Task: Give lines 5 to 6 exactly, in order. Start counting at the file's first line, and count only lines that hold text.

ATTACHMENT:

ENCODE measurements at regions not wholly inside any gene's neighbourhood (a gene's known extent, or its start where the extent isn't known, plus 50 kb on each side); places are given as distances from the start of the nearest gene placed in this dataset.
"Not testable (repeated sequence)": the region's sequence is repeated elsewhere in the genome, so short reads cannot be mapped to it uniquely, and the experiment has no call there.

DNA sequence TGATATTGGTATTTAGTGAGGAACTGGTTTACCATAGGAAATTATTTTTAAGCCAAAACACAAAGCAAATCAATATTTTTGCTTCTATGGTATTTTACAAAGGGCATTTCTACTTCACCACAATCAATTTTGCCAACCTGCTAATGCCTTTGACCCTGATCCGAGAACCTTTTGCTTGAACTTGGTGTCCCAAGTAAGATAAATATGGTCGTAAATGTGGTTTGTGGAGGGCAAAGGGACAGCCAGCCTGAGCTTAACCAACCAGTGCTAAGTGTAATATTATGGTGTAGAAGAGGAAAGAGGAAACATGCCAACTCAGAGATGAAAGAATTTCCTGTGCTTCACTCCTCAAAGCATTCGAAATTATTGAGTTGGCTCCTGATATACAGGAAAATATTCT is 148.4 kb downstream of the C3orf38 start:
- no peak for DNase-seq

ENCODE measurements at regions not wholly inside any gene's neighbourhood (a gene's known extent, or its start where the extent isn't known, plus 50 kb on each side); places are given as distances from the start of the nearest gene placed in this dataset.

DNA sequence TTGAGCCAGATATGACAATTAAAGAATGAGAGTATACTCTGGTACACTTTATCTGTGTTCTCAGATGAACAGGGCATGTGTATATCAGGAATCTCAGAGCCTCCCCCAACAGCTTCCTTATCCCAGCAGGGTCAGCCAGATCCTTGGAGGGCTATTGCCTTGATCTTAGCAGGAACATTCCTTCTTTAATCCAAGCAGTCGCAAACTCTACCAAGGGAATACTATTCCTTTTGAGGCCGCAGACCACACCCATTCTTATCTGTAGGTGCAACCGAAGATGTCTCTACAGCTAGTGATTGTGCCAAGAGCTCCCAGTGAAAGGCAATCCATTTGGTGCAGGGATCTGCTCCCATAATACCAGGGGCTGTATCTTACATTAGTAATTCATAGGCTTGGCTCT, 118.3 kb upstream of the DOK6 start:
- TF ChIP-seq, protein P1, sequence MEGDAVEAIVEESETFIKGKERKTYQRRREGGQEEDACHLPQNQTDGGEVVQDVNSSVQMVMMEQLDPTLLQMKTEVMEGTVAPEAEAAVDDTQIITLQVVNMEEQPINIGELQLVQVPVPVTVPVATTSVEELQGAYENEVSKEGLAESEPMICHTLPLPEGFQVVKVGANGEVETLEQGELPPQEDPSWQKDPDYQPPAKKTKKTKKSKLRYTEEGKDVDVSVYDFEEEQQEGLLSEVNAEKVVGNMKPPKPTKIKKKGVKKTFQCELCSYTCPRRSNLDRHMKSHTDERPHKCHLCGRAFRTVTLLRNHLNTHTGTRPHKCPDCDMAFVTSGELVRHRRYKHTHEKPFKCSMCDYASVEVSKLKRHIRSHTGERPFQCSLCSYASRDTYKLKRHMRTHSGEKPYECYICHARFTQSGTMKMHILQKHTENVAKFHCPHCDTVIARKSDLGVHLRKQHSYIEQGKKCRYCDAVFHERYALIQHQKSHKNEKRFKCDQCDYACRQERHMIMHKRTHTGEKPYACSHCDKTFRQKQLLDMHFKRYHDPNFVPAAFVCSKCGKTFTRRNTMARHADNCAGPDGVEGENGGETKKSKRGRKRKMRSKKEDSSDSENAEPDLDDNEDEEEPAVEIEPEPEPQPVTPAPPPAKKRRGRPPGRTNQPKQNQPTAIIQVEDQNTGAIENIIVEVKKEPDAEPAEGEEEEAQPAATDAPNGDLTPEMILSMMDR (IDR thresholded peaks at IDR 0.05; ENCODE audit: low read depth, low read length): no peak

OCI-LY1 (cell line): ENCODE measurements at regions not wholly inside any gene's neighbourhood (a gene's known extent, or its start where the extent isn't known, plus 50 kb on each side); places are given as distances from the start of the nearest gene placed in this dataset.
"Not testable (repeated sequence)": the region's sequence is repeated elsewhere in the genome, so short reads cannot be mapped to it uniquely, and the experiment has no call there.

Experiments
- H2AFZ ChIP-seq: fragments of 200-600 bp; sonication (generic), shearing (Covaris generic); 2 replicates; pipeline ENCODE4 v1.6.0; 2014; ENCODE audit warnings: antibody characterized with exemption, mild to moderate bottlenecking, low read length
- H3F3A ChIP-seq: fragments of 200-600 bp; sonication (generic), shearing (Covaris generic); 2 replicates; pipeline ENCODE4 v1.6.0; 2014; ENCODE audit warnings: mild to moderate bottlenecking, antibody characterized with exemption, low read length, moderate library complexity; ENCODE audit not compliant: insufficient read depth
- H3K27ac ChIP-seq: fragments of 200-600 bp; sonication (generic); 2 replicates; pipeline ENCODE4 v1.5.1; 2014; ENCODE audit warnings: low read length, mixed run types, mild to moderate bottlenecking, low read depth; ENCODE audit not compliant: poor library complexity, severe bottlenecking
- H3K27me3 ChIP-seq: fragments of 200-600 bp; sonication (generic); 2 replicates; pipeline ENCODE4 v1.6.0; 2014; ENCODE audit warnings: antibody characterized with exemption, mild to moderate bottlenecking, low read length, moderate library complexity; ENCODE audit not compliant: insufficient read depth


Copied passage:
ENCODE measurements at regions not wholly inside any gene's neighbourhood (a gene's known extent, or its start where the extent isn't known, plus 50 kb on each side); places are given as distances from the start of the nearest gene placed in this dataset.

DNA sequence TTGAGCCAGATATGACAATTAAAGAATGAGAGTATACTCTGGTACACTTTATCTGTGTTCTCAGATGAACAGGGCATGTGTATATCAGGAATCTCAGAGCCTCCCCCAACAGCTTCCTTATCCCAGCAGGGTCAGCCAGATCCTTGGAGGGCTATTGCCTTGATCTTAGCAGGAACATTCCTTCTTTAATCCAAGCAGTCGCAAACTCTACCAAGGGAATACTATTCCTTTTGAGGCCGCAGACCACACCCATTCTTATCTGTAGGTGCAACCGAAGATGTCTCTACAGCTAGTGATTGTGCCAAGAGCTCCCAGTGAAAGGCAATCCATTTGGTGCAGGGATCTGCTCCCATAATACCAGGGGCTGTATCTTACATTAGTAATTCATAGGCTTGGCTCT, 118.3 kb upstream of the DOK6 start: